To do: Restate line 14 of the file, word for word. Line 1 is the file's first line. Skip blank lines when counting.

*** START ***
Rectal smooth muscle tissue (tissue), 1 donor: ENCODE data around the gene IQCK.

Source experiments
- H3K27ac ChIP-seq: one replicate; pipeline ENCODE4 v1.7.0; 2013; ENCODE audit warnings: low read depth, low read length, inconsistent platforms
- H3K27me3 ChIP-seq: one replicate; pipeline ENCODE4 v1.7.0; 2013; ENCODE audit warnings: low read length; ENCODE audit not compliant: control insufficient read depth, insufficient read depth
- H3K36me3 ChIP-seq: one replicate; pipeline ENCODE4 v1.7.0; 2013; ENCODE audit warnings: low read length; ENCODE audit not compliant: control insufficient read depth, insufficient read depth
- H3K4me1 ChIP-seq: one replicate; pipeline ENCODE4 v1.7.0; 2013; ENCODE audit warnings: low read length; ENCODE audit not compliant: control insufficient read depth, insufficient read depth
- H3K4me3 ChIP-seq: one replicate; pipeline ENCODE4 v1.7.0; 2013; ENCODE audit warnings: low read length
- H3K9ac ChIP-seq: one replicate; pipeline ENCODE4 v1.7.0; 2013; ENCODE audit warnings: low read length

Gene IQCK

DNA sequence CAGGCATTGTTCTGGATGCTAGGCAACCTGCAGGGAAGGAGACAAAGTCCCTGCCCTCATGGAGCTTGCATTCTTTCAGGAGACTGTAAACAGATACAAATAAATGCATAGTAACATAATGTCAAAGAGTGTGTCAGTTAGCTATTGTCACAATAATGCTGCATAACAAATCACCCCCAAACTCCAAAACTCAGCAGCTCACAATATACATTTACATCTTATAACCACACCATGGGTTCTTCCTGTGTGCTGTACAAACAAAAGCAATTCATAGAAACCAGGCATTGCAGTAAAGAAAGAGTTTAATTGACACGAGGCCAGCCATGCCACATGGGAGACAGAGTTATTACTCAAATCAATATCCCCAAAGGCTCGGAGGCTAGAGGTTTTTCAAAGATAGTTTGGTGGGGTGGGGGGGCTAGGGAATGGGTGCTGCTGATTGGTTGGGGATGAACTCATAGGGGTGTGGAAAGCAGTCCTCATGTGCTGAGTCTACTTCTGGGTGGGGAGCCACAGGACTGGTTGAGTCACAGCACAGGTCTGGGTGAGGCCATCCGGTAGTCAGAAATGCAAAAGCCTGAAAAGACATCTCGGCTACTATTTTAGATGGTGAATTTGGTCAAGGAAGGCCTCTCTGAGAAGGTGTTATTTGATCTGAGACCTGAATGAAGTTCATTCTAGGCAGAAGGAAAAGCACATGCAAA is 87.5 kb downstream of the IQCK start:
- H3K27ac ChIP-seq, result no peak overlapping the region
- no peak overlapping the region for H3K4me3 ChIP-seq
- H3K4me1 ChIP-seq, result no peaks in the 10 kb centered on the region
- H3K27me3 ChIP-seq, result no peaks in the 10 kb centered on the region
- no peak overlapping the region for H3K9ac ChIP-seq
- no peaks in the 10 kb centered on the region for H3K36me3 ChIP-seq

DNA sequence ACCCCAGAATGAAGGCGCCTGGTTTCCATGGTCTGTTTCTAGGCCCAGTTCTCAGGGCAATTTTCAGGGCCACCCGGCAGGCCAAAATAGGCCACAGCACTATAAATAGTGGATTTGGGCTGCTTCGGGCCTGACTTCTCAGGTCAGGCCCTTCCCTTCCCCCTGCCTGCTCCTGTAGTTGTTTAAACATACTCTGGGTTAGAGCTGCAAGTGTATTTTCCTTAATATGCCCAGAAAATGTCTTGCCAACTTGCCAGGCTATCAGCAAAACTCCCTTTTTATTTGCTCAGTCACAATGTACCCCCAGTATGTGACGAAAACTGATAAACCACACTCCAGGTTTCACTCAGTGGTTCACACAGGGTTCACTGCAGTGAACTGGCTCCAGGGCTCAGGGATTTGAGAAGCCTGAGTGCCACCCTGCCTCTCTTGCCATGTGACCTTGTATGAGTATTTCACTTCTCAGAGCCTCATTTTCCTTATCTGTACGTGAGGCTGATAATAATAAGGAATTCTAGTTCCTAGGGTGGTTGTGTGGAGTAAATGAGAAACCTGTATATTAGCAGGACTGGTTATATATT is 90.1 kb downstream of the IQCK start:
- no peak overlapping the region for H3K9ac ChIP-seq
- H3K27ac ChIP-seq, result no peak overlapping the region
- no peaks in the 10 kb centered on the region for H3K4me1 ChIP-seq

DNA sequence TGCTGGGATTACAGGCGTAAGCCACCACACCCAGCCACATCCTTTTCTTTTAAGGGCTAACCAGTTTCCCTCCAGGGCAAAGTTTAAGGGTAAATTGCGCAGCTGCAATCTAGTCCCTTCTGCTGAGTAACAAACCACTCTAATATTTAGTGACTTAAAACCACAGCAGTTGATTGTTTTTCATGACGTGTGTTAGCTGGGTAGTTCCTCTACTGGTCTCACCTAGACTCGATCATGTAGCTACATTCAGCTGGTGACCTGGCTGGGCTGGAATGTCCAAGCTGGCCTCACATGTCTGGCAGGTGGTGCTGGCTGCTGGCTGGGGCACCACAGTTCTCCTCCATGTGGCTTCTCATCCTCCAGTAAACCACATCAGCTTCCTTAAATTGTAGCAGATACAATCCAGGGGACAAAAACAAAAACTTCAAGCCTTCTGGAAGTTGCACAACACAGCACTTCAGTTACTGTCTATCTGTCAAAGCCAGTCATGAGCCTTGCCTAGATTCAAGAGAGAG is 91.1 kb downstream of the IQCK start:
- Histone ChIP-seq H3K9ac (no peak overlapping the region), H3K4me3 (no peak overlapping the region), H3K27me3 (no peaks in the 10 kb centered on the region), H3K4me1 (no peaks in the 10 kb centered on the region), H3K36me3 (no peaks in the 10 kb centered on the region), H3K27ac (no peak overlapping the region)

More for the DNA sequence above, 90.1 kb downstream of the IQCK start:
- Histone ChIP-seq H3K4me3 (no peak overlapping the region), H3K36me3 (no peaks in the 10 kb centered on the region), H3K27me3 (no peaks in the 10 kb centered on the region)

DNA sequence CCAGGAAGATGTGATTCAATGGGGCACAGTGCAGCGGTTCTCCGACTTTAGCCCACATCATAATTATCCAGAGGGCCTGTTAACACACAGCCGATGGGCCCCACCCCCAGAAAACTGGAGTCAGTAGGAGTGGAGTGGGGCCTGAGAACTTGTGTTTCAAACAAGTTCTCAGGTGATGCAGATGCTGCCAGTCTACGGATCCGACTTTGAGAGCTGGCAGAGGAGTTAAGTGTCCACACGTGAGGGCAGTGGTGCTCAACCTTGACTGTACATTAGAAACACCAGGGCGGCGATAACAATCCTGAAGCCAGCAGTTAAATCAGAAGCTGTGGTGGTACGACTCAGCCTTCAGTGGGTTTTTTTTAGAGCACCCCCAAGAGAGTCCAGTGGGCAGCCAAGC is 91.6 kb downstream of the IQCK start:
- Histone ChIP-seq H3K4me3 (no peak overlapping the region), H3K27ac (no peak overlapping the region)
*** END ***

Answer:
- H3K27me3 ChIP-seq, result no peaks in the 10 kb centered on the region